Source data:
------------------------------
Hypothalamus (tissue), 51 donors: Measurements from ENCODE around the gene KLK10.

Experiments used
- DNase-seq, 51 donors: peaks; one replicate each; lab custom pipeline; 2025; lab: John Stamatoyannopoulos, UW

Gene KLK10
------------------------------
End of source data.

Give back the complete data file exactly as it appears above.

Hypothalamus (tissue), 51 donors: Measurements from ENCODE around the gene KLK10.

Experiments used
- DNase-seq, 51 donors: peaks; one replicate each; lab custom pipeline; 2025; lab: John Stamatoyannopoulos, UW

Gene KLK10